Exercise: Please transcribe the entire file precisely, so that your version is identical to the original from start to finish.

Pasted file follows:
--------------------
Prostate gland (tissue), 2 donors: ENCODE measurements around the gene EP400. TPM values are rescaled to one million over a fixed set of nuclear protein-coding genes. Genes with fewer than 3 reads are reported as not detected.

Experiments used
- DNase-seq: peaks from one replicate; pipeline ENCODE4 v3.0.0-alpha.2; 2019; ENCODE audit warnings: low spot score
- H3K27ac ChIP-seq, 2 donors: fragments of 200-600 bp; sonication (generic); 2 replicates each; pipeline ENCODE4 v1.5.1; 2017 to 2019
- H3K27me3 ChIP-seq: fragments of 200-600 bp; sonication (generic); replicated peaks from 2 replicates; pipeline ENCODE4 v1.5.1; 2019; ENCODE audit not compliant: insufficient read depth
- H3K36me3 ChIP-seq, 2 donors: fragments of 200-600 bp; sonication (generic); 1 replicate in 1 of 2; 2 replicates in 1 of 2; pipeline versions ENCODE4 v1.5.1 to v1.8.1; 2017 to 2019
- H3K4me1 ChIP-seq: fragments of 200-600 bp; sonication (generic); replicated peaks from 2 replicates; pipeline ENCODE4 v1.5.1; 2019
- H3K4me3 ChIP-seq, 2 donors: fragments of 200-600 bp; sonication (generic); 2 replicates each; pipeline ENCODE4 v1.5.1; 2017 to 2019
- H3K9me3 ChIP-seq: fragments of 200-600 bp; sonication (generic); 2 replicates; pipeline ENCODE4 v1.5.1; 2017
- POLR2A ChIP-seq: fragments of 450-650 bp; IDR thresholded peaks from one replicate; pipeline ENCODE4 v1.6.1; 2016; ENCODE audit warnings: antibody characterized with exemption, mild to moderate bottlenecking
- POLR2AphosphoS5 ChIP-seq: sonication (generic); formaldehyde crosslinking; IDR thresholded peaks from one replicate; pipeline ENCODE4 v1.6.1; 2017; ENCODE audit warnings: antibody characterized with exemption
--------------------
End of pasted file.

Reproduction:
Prostate gland (tissue), 2 donors: ENCODE measurements around the gene EP400. TPM values are rescaled to one million over a fixed set of nuclear protein-coding genes. Genes with fewer than 3 reads are reported as not detected.

Experiments used
- DNase-seq: peaks from one replicate; pipeline ENCODE4 v3.0.0-alpha.2; 2019; ENCODE audit warnings: low spot score
- H3K27ac ChIP-seq, 2 donors: fragments of 200-600 bp; sonication (generic); 2 replicates each; pipeline ENCODE4 v1.5.1; 2017 to 2019
- H3K27me3 ChIP-seq: fragments of 200-600 bp; sonication (generic); replicated peaks from 2 replicates; pipeline ENCODE4 v1.5.1; 2019; ENCODE audit not compliant: insufficient read depth
- H3K36me3 ChIP-seq, 2 donors: fragments of 200-600 bp; sonication (generic); 1 replicate in 1 of 2; 2 replicates in 1 of 2; pipeline versions ENCODE4 v1.5.1 to v1.8.1; 2017 to 2019
- H3K4me1 ChIP-seq: fragments of 200-600 bp; sonication (generic); replicated peaks from 2 replicates; pipeline ENCODE4 v1.5.1; 2019
- H3K4me3 ChIP-seq, 2 donors: fragments of 200-600 bp; sonication (generic); 2 replicates each; pipeline ENCODE4 v1.5.1; 2017 to 2019
- H3K9me3 ChIP-seq: fragments of 200-600 bp; sonication (generic); 2 replicates; pipeline ENCODE4 v1.5.1; 2017
- POLR2A ChIP-seq: fragments of 450-650 bp; IDR thresholded peaks from one replicate; pipeline ENCODE4 v1.6.1; 2016; ENCODE audit warnings: antibody characterized with exemption, mild to moderate bottlenecking
- POLR2AphosphoS5 ChIP-seq: sonication (generic); formaldehyde crosslinking; IDR thresholded peaks from one replicate; pipeline ENCODE4 v1.6.1; 2017; ENCODE audit warnings: antibody characterized with exemption